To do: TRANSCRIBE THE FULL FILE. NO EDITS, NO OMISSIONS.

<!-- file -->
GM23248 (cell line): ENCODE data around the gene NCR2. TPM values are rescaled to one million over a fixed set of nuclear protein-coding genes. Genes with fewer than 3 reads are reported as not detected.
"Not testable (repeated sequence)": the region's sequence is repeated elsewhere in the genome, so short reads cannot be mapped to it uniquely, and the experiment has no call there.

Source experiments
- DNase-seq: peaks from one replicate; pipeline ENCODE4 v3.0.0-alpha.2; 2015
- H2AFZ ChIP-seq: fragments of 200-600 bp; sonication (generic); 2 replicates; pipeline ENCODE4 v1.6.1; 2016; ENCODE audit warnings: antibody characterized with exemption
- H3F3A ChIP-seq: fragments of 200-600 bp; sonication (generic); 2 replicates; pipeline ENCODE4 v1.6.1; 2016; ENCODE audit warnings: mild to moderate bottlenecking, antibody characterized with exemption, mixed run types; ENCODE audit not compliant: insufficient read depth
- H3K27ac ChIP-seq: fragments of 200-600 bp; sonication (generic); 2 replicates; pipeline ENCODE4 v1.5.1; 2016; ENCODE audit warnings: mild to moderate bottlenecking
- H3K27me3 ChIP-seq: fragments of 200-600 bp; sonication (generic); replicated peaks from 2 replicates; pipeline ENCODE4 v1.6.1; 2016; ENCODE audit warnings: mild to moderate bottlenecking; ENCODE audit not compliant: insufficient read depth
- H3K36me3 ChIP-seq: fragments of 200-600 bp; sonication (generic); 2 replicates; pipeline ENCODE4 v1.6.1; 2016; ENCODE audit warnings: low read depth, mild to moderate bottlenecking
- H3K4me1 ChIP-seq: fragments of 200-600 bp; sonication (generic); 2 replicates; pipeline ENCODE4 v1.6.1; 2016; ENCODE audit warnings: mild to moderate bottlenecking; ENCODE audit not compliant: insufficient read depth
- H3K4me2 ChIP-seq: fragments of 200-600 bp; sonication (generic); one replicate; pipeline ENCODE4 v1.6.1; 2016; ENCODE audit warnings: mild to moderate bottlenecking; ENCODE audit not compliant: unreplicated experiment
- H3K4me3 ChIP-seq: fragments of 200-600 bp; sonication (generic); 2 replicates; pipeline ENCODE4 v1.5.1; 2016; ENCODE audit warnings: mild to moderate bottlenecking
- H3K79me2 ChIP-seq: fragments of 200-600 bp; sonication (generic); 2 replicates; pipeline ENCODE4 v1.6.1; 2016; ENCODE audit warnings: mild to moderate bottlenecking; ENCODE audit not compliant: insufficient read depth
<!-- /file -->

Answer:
GM23248 (cell line): ENCODE data around the gene NCR2. TPM values are rescaled to one million over a fixed set of nuclear protein-coding genes. Genes with fewer than 3 reads are reported as not detected.
"Not testable (repeated sequence)": the region's sequence is repeated elsewhere in the genome, so short reads cannot be mapped to it uniquely, and the experiment has no call there.

Source experiments
- DNase-seq: peaks from one replicate; pipeline ENCODE4 v3.0.0-alpha.2; 2015
- H2AFZ ChIP-seq: fragments of 200-600 bp; sonication (generic); 2 replicates; pipeline ENCODE4 v1.6.1; 2016; ENCODE audit warnings: antibody characterized with exemption
- H3F3A ChIP-seq: fragments of 200-600 bp; sonication (generic); 2 replicates; pipeline ENCODE4 v1.6.1; 2016; ENCODE audit warnings: mild to moderate bottlenecking, antibody characterized with exemption, mixed run types; ENCODE audit not compliant: insufficient read depth
- H3K27ac ChIP-seq: fragments of 200-600 bp; sonication (generic); 2 replicates; pipeline ENCODE4 v1.5.1; 2016; ENCODE audit warnings: mild to moderate bottlenecking
- H3K27me3 ChIP-seq: fragments of 200-600 bp; sonication (generic); replicated peaks from 2 replicates; pipeline ENCODE4 v1.6.1; 2016; ENCODE audit warnings: mild to moderate bottlenecking; ENCODE audit not compliant: insufficient read depth
- H3K36me3 ChIP-seq: fragments of 200-600 bp; sonication (generic); 2 replicates; pipeline ENCODE4 v1.6.1; 2016; ENCODE audit warnings: low read depth, mild to moderate bottlenecking
- H3K4me1 ChIP-seq: fragments of 200-600 bp; sonication (generic); 2 replicates; pipeline ENCODE4 v1.6.1; 2016; ENCODE audit warnings: mild to moderate bottlenecking; ENCODE audit not compliant: insufficient read depth
- H3K4me2 ChIP-seq: fragments of 200-600 bp; sonication (generic); one replicate; pipeline ENCODE4 v1.6.1; 2016; ENCODE audit warnings: mild to moderate bottlenecking; ENCODE audit not compliant: unreplicated experiment
- H3K4me3 ChIP-seq: fragments of 200-600 bp; sonication (generic); 2 replicates; pipeline ENCODE4 v1.5.1; 2016; ENCODE audit warnings: mild to moderate bottlenecking
- H3K79me2 ChIP-seq: fragments of 200-600 bp; sonication (generic); 2 replicates; pipeline ENCODE4 v1.6.1; 2016; ENCODE audit warnings: mild to moderate bottlenecking; ENCODE audit not compliant: insufficient read depth